Marcel Duchamp's Cubist-inspired Nude Descending a Staircase was famously
described by one critic as "an explosion in a shingle factory." Philadelphia Museum of Art
In 1913, A New York Armory Filled With Art Stunned The Nation
The 1,400-work exhibition gave many Americans their first look at what avant-garde artists in Europe were up to. It was the biggest art show New York had ever seen and challenged ideas about artistic "progress."
Boasting 1,400 works — from artists such as George Braque, Mary Cassatt, Paul Cezanne, Edgar Degas, and many, many more — it was the biggest art show New York had ever seen. Today, the New York Historical Society is celebrating the Armory centennial with artworks from the original exhibition.
Normally used to store arms and train troops, the 69th Regiment Armory on East 25th Street was an odd venue, but it was big enough to hold it all. "There were lots of comparisons in 1913 of the Armory Show being a bomb from the blue, so the Armory is not inappropriate," says curator Kimberly Orcutt.
The avant-garde show raised hackles. The most controversial work was Marcel Duchamp's Nude Descending a Staircase. Everyone had an opinion about it, including former President Theodore Roosevelt, who compared it to a Navajo rug he had in his bathroom.
Americans were not used to looking at abstract art. And the Duchamp — painted in ochres and browns a year before the Armory Show, was Cubist — splintering a profile figure so it seems to be in motion. The painting provoked critiques of all sorts, including cartoons and poems.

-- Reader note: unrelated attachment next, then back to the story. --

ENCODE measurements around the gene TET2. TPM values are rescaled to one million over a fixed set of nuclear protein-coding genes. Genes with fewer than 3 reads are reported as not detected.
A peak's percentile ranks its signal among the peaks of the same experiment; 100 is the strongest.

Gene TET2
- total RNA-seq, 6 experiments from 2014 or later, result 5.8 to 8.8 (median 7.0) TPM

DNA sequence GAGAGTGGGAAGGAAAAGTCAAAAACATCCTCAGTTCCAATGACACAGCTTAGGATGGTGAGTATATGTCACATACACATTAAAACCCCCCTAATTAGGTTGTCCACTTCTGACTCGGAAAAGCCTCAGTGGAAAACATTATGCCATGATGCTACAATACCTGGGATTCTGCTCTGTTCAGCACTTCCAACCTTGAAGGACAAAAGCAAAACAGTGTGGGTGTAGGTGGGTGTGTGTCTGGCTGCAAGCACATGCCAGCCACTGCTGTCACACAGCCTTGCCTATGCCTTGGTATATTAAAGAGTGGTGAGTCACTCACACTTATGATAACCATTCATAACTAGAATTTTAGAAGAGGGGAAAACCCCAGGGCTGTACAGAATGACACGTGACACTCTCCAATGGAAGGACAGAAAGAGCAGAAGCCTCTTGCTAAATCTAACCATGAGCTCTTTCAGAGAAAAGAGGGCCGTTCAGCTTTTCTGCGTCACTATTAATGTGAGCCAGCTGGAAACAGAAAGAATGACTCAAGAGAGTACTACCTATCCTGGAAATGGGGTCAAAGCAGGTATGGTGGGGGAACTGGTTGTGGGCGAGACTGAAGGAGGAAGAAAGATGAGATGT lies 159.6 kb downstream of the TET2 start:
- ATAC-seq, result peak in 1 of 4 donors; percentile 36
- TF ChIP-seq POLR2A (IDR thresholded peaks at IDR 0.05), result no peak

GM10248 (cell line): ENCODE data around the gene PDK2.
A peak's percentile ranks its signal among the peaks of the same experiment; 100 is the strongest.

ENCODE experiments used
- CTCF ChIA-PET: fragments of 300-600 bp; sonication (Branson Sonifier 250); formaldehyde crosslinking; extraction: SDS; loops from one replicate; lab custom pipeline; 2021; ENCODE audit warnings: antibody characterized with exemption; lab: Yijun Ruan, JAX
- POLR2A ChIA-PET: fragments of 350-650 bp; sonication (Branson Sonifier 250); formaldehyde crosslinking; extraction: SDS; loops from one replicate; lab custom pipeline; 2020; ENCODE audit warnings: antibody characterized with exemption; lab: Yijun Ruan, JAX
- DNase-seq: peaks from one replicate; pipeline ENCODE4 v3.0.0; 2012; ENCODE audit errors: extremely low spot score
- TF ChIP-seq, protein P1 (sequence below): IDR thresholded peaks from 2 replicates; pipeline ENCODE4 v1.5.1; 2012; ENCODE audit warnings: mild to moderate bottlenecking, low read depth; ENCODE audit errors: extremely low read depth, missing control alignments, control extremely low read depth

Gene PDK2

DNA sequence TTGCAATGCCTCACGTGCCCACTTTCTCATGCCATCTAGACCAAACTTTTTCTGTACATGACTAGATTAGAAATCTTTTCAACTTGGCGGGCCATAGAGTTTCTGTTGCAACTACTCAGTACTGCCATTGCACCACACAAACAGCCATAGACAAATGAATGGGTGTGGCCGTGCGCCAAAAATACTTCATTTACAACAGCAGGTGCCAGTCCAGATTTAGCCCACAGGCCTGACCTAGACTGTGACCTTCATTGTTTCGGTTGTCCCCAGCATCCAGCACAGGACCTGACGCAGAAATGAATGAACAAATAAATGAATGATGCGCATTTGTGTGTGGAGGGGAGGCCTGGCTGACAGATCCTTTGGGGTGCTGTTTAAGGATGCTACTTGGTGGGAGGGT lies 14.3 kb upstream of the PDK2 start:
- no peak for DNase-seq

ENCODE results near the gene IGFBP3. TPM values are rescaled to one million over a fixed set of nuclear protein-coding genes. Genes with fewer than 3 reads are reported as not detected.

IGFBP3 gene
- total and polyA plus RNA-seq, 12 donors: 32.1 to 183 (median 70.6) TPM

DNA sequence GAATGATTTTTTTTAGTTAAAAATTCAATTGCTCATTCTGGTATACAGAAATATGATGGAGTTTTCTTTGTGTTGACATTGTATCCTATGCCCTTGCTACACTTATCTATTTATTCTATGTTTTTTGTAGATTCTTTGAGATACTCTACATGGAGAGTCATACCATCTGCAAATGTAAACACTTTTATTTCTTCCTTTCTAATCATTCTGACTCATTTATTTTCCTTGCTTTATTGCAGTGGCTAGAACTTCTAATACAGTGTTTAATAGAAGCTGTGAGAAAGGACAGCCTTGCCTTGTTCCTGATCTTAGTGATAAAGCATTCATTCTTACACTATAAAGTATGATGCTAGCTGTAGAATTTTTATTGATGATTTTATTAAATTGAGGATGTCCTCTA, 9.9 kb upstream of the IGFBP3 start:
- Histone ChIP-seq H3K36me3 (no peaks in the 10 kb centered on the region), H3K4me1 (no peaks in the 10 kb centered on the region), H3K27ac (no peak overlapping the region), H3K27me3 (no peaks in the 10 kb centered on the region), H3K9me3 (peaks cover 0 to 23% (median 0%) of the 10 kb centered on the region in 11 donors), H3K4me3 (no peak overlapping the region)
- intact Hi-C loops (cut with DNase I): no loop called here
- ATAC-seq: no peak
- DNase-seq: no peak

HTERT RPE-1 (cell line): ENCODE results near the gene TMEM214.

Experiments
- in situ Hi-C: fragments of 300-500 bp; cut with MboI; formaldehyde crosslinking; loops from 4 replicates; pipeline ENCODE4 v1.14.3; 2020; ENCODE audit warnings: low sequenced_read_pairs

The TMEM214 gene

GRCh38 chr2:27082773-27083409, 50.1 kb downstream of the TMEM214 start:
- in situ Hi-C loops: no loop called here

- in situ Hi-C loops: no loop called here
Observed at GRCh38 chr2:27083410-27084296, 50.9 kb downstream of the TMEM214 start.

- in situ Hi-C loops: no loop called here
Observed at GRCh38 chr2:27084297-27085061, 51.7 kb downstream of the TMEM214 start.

"It was called a bundle of slats, an explosion in a shingle factory," says curator Marilyn Kushner.
Viewers were puzzled; with all those fragments, where was the nude? But they lined up to see it, and the other avant-garde works. Some 87,000 people came to the Armory show. Rich collectors and dealers had seen such art in Europe, but this was the first time the masses got to see — and react to — the new ideas.
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Work that the general public now deems a masterpiece was misunderstood and rejected 100 years ago when first seen. Today walking around the fairs during Art Basel week in Miami it seems the instillation pieces get the most negative reaction from the public. The negativity comes from a lack of understanding of the new form. Any time an artist or art movement breaks new ground fear of the unknown is common. But given time and context and the art becomes revered for all the reasons it was first rejected.
February 2014 the Armory show will celebrate 100 years with an exhibit of the old and the new. GL